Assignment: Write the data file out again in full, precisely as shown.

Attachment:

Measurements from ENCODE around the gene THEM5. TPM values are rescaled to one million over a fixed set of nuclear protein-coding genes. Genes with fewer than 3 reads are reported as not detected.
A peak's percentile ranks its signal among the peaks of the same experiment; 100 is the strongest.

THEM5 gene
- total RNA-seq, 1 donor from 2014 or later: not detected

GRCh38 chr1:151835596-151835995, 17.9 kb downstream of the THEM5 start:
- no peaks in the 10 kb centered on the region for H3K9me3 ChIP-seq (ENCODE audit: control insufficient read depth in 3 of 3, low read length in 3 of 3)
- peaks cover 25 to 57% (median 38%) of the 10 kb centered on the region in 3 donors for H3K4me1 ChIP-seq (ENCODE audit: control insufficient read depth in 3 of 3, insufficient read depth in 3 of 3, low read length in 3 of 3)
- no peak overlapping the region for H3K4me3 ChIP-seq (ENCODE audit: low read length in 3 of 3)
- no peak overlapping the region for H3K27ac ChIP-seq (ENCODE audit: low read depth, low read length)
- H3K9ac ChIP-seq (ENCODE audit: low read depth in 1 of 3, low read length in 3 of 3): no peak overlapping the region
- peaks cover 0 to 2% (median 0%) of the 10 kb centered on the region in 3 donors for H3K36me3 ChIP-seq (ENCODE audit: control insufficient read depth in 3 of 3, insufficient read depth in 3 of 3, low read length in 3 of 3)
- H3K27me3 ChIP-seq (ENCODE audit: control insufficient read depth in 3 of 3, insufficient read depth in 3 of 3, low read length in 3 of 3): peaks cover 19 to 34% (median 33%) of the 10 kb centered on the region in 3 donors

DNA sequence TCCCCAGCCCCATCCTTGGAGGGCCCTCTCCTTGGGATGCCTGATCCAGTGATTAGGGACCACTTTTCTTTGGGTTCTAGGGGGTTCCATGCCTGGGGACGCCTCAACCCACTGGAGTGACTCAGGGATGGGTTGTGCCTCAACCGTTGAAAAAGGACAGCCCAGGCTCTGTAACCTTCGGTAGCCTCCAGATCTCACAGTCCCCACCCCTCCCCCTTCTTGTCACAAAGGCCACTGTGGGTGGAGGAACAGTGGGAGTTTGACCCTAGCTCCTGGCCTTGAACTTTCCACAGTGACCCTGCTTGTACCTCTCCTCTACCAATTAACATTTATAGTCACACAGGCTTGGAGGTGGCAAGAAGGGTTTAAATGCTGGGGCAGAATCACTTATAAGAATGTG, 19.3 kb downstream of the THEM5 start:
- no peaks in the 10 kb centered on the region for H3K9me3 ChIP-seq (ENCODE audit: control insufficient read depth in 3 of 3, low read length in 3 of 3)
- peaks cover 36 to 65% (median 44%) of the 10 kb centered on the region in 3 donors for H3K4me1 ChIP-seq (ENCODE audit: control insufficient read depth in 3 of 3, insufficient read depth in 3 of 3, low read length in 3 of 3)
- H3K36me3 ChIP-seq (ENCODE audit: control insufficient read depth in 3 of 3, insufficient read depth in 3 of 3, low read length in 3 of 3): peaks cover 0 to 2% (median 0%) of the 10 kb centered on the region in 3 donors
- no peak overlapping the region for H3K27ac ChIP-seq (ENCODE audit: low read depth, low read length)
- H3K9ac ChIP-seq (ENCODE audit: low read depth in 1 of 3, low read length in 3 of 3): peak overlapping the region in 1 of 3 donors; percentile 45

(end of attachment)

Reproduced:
Measurements from ENCODE around the gene THEM5. TPM values are rescaled to one million over a fixed set of nuclear protein-coding genes. Genes with fewer than 3 reads are reported as not detected.
A peak's percentile ranks its signal among the peaks of the same experiment; 100 is the strongest.

THEM5 gene
- total RNA-seq, 1 donor from 2014 or later: not detected

GRCh38 chr1:151835596-151835995, 17.9 kb downstream of the THEM5 start:
- no peaks in the 10 kb centered on the region for H3K9me3 ChIP-seq (ENCODE audit: control insufficient read depth in 3 of 3, low read length in 3 of 3)
- peaks cover 25 to 57% (median 38%) of the 10 kb centered on the region in 3 donors for H3K4me1 ChIP-seq (ENCODE audit: control insufficient read depth in 3 of 3, insufficient read depth in 3 of 3, low read length in 3 of 3)
- no peak overlapping the region for H3K4me3 ChIP-seq (ENCODE audit: low read length in 3 of 3)
- no peak overlapping the region for H3K27ac ChIP-seq (ENCODE audit: low read depth, low read length)
- H3K9ac ChIP-seq (ENCODE audit: low read depth in 1 of 3, low read length in 3 of 3): no peak overlapping the region
- peaks cover 0 to 2% (median 0%) of the 10 kb centered on the region in 3 donors for H3K36me3 ChIP-seq (ENCODE audit: control insufficient read depth in 3 of 3, insufficient read depth in 3 of 3, low read length in 3 of 3)
- H3K27me3 ChIP-seq (ENCODE audit: control insufficient read depth in 3 of 3, insufficient read depth in 3 of 3, low read length in 3 of 3): peaks cover 19 to 34% (median 33%) of the 10 kb centered on the region in 3 donors

DNA sequence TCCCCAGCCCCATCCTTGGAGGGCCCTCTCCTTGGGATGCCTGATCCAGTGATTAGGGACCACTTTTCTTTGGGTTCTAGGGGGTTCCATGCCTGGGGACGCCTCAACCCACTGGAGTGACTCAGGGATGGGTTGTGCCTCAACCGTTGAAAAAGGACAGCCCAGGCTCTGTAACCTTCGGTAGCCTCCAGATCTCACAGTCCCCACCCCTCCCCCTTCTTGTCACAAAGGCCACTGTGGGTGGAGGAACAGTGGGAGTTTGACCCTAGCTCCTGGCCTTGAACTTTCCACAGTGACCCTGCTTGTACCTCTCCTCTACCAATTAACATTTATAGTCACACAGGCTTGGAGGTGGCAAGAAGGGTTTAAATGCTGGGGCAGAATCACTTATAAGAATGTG, 19.3 kb downstream of the THEM5 start:
- no peaks in the 10 kb centered on the region for H3K9me3 ChIP-seq (ENCODE audit: control insufficient read depth in 3 of 3, low read length in 3 of 3)
- peaks cover 36 to 65% (median 44%) of the 10 kb centered on the region in 3 donors for H3K4me1 ChIP-seq (ENCODE audit: control insufficient read depth in 3 of 3, insufficient read depth in 3 of 3, low read length in 3 of 3)
- H3K36me3 ChIP-seq (ENCODE audit: control insufficient read depth in 3 of 3, insufficient read depth in 3 of 3, low read length in 3 of 3): peaks cover 0 to 2% (median 0%) of the 10 kb centered on the region in 3 donors
- no peak overlapping the region for H3K27ac ChIP-seq (ENCODE audit: low read depth, low read length)
- H3K9ac ChIP-seq (ENCODE audit: low read depth in 1 of 3, low read length in 3 of 3): peak overlapping the region in 1 of 3 donors; percentile 45